Softwood cuttings from pinks create free plants.
Take softwood cuttings from pinks and other short lived plants to create free plants. Sarah Buchanan.

Softwood cuttings also work well for some soft shrubs, such as buddleia.

There are other ways to make new plants from old read about some in our past blogs and start sharing plants.

How do I do it?

  1. Almost fill a flower pot (about 10cm across) with seed compost with some ‘silver sand’ or very fine (horticultural) grit mixed in (to help with drainage). All the ingredients are for sale in garden centres.
  2. Use a sharp penknife or kitchen knife and cut new and non flowering shoots from the parent plant. This is best done during the daytime. Each shoot is likely to give you a free plant, so cut the number of new plants you want, and a few spare. These are your cuttings.
  3. Cut off the base of the stem, cleanly, just below a joint with a leaf to ensure you don’t have any of the woody older plant attached. Then very ( and I mean very) carefully pull the leaves off the bottom two thirds or so of the cutting.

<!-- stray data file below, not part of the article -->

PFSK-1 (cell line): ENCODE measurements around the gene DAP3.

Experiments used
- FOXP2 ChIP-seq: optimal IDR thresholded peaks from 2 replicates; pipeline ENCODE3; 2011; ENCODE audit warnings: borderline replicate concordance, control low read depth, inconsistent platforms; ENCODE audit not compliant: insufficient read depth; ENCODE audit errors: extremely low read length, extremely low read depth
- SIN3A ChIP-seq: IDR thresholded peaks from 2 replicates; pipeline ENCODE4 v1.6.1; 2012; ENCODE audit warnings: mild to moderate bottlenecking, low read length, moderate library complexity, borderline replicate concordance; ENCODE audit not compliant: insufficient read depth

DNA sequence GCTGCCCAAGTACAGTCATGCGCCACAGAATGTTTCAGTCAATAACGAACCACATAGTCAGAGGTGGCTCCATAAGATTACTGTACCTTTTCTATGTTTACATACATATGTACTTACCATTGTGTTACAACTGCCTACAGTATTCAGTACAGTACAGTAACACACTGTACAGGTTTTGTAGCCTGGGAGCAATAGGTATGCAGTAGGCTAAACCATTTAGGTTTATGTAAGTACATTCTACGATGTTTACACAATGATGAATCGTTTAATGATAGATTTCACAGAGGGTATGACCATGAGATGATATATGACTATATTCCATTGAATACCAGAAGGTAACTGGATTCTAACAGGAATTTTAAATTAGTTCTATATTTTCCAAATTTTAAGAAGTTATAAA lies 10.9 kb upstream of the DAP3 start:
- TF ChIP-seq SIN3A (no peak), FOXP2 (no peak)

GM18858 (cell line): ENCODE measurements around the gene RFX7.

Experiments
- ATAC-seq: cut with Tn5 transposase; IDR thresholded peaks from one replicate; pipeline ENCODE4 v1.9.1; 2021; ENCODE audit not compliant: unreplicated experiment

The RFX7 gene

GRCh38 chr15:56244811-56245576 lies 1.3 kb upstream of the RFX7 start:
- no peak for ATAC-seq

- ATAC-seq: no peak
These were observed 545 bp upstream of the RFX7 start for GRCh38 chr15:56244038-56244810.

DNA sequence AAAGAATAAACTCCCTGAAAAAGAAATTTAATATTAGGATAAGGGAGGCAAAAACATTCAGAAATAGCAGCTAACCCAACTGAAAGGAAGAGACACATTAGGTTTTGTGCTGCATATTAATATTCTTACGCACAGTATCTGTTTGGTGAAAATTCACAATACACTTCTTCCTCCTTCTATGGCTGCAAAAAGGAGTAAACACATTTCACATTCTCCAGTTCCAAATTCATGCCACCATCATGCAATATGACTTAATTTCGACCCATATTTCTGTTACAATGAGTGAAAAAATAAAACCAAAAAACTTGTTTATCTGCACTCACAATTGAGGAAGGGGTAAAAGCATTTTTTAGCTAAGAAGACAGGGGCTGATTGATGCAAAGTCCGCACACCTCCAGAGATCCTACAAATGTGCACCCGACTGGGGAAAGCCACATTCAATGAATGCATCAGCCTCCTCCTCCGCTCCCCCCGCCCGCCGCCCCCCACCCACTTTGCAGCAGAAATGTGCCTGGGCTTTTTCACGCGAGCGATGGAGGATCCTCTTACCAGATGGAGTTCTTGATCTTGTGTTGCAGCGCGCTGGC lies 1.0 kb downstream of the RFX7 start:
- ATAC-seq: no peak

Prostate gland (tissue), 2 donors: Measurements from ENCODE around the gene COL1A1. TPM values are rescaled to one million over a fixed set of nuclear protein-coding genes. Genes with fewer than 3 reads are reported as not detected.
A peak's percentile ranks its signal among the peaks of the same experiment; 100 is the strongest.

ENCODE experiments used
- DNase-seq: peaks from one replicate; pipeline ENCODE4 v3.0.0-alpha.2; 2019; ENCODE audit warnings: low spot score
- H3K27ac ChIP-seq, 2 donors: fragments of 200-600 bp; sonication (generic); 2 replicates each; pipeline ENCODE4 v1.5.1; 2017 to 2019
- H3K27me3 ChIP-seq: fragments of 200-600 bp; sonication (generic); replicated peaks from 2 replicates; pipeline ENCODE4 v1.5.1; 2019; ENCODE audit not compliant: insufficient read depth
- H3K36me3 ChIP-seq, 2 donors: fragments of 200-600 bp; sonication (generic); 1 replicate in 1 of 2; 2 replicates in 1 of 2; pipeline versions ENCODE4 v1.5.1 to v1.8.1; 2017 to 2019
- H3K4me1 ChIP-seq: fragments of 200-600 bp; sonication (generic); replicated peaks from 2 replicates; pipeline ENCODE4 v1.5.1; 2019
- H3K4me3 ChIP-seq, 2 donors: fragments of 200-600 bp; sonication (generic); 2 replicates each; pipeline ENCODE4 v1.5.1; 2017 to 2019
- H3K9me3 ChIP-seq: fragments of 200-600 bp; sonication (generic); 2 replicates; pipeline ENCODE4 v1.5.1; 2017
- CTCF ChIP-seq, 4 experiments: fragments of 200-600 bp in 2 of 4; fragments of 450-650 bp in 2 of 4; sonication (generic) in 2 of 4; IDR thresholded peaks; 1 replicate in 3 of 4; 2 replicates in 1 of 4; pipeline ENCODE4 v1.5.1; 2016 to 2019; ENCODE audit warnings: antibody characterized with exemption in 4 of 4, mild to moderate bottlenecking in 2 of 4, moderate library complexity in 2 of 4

4. Some gardeners then dip the base of the cutting in rooting powder, as the powder can help prevent rotting and encourage root growth.
  5. Using a pencil or something similar create a hole in the compost at the edge of the pot, and pop in the bald end of the cutting. Five cuttings will fit around the edge of the pot.
  6. Firm the soil gently, water gently and stand the pot on a shady windowsill. Keep the soil moist but not wet.
  7. After about eight weeks the cuttings are likely to have rooted. Gently pull them to see if they are. If they have rooted, move them carefully into a pot of their own and keep them moist. To create a good bushy plant, nip the growing tip out of the plant.
  8. Keep these free plants growing in their pots where you can ensure they are moist and protected from harsh winds. They will be perfect to give away or plant in your borders in the autumn or spring.
Pink pipings create free plants.
Pink cuttings, also called pipings, ready to grow into free plants. SarahBuchanan.

Fuschias and other thin leaved plants need some humidity – a clear plastic bag about 10cm taller than the cuttings and tied around the pot will help. Readers of our past blogs will know that pelargoniums like it hot and dry so leave them as they are.

Why now?

Softwood cuttings are best taken from May to July. It is a quick job on a dull day. And now’s your last chance!